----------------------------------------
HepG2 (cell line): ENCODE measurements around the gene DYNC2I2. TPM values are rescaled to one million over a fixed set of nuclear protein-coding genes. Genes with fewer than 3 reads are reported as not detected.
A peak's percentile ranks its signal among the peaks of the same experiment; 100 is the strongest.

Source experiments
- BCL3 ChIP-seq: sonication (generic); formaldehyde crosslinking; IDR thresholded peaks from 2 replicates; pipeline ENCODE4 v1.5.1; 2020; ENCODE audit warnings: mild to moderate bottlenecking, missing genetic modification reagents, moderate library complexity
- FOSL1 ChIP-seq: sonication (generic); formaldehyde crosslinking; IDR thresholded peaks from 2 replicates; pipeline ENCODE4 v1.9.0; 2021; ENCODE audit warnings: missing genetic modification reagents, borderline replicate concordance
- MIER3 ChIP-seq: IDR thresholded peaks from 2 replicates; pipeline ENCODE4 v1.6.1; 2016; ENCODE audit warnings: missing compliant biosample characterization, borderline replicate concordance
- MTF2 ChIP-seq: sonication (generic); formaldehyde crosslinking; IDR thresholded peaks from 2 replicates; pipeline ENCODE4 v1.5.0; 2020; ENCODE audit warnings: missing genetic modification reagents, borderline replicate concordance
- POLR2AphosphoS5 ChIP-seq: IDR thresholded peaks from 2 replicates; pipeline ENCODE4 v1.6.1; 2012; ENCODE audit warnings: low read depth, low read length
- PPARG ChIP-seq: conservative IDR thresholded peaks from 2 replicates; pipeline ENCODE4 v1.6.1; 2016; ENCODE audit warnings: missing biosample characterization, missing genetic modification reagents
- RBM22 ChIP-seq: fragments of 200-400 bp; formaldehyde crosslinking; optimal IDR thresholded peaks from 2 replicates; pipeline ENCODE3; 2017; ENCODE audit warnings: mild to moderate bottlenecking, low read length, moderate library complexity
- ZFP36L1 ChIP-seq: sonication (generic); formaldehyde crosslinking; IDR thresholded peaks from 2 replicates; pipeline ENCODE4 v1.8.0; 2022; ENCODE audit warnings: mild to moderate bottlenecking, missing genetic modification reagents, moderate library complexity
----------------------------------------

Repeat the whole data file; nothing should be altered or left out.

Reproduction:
HepG2 (cell line): ENCODE measurements around the gene DYNC2I2. TPM values are rescaled to one million over a fixed set of nuclear protein-coding genes. Genes with fewer than 3 reads are reported as not detected.
A peak's percentile ranks its signal among the peaks of the same experiment; 100 is the strongest.

Source experiments
- BCL3 ChIP-seq: sonication (generic); formaldehyde crosslinking; IDR thresholded peaks from 2 replicates; pipeline ENCODE4 v1.5.1; 2020; ENCODE audit warnings: mild to moderate bottlenecking, missing genetic modification reagents, moderate library complexity
- FOSL1 ChIP-seq: sonication (generic); formaldehyde crosslinking; IDR thresholded peaks from 2 replicates; pipeline ENCODE4 v1.9.0; 2021; ENCODE audit warnings: missing genetic modification reagents, borderline replicate concordance
- MIER3 ChIP-seq: IDR thresholded peaks from 2 replicates; pipeline ENCODE4 v1.6.1; 2016; ENCODE audit warnings: missing compliant biosample characterization, borderline replicate concordance
- MTF2 ChIP-seq: sonication (generic); formaldehyde crosslinking; IDR thresholded peaks from 2 replicates; pipeline ENCODE4 v1.5.0; 2020; ENCODE audit warnings: missing genetic modification reagents, borderline replicate concordance
- POLR2AphosphoS5 ChIP-seq: IDR thresholded peaks from 2 replicates; pipeline ENCODE4 v1.6.1; 2012; ENCODE audit warnings: low read depth, low read length
- PPARG ChIP-seq: conservative IDR thresholded peaks from 2 replicates; pipeline ENCODE4 v1.6.1; 2016; ENCODE audit warnings: missing biosample characterization, missing genetic modification reagents
- RBM22 ChIP-seq: fragments of 200-400 bp; formaldehyde crosslinking; optimal IDR thresholded peaks from 2 replicates; pipeline ENCODE3; 2017; ENCODE audit warnings: mild to moderate bottlenecking, low read length, moderate library complexity
- ZFP36L1 ChIP-seq: sonication (generic); formaldehyde crosslinking; IDR thresholded peaks from 2 replicates; pipeline ENCODE4 v1.8.0; 2022; ENCODE audit warnings: mild to moderate bottlenecking, missing genetic modification reagents, moderate library complexity